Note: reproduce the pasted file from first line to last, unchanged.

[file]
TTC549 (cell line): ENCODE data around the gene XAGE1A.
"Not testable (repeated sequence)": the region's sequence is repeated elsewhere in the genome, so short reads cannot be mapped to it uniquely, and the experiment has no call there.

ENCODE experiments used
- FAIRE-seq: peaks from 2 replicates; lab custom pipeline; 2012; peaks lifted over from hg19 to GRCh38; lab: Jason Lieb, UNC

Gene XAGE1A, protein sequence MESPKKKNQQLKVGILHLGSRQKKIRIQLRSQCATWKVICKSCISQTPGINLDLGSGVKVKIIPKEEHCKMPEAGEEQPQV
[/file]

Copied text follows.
TTC549 (cell line): ENCODE data around the gene XAGE1A.
"Not testable (repeated sequence)": the region's sequence is repeated elsewhere in the genome, so short reads cannot be mapped to it uniquely, and the experiment has no call there.

ENCODE experiments used
- FAIRE-seq: peaks from 2 replicates; lab custom pipeline; 2012; peaks lifted over from hg19 to GRCh38; lab: Jason Lieb, UNC

Gene XAGE1A, protein sequence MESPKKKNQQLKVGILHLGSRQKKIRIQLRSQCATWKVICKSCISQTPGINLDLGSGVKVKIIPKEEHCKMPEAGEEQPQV